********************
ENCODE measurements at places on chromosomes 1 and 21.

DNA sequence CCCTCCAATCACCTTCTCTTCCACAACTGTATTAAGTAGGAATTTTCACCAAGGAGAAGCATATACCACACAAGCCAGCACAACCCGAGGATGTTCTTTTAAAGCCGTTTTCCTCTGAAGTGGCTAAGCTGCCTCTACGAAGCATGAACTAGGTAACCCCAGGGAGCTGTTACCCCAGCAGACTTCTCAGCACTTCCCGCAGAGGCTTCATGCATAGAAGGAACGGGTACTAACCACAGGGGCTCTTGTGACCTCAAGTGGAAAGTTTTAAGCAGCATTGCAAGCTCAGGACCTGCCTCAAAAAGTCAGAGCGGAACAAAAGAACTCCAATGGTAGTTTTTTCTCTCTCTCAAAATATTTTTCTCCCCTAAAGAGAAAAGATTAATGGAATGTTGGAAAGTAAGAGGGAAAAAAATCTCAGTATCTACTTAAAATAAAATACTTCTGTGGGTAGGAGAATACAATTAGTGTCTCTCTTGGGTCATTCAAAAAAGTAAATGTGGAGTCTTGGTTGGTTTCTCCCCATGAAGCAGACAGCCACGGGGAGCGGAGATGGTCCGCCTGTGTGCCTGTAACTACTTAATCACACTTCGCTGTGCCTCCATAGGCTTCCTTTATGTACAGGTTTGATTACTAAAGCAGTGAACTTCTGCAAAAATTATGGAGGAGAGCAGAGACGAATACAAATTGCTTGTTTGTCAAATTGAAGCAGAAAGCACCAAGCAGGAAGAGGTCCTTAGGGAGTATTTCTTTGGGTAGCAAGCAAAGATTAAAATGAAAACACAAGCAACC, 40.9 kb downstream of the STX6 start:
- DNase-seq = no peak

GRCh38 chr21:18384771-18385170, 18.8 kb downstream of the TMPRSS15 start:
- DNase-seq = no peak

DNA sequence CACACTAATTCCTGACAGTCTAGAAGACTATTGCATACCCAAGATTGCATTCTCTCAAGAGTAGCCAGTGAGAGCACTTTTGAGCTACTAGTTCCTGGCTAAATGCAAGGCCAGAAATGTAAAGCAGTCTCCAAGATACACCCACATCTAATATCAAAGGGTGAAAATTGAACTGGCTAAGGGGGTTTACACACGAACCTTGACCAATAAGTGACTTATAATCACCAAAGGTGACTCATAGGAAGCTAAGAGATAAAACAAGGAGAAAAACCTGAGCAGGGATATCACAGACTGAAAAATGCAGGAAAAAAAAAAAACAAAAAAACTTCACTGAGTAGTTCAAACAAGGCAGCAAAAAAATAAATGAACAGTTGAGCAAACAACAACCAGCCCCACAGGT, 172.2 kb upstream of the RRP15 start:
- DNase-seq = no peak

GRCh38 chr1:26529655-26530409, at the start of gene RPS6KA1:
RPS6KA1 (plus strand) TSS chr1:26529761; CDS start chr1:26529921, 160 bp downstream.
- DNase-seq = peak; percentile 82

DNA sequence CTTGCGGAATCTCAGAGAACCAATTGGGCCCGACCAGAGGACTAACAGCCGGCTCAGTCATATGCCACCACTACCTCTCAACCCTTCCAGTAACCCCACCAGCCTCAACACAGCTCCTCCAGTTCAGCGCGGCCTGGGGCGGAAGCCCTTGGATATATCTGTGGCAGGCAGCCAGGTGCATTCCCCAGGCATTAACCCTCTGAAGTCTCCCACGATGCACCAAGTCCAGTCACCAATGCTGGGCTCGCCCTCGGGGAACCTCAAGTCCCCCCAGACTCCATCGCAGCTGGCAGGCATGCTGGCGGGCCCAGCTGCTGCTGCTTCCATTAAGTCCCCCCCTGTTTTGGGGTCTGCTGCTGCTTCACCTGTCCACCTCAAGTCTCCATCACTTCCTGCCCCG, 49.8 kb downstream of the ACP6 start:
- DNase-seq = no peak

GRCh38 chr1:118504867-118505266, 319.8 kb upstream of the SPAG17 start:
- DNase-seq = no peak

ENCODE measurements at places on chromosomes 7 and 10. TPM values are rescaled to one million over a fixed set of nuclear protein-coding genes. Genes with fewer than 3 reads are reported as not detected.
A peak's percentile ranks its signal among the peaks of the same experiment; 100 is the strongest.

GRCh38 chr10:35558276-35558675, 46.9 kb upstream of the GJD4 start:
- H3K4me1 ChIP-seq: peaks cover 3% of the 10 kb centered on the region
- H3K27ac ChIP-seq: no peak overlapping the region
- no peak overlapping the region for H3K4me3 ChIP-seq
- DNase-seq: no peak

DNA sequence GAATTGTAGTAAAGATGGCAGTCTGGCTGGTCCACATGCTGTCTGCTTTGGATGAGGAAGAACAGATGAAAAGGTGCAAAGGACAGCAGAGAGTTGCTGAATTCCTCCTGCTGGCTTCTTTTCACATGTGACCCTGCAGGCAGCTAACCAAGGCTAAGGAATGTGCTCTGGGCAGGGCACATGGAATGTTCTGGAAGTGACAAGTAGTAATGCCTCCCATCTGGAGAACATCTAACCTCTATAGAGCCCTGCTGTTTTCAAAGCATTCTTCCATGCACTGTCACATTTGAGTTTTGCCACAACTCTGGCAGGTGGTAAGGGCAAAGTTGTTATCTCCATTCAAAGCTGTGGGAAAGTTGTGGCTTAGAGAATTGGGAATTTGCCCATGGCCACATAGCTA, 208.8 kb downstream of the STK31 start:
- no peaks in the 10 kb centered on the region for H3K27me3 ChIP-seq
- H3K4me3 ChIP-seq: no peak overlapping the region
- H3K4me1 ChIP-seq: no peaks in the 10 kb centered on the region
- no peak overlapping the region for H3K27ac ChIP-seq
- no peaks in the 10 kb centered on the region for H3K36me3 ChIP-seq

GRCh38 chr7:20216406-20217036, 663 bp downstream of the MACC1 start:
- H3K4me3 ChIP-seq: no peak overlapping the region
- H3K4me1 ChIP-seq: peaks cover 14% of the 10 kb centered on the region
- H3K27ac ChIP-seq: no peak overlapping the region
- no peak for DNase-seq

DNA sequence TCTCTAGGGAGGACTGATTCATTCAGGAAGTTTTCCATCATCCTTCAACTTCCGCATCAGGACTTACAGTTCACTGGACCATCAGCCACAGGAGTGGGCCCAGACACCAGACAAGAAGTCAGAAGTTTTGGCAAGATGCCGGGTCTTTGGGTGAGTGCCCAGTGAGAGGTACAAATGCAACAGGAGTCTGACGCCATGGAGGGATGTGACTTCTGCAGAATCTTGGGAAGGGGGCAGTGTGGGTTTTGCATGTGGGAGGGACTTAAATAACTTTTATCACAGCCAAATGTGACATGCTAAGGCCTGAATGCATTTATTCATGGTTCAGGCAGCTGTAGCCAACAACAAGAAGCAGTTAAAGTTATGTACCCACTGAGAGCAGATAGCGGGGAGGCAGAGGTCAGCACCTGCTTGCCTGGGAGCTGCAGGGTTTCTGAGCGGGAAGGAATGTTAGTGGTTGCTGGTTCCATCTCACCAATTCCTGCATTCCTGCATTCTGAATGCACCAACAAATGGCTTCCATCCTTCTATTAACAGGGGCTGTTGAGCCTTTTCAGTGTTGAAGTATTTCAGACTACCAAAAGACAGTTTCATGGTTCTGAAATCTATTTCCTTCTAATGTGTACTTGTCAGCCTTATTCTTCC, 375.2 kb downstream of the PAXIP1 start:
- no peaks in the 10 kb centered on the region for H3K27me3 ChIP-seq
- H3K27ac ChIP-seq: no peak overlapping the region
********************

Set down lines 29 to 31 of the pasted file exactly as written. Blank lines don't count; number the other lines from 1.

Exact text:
- H3K4me3 ChIP-seq: no peak overlapping the region
- H3K4me1 ChIP-seq: peaks cover 14% of the 10 kb centered on the region
- H3K27ac ChIP-seq: no peak overlapping the region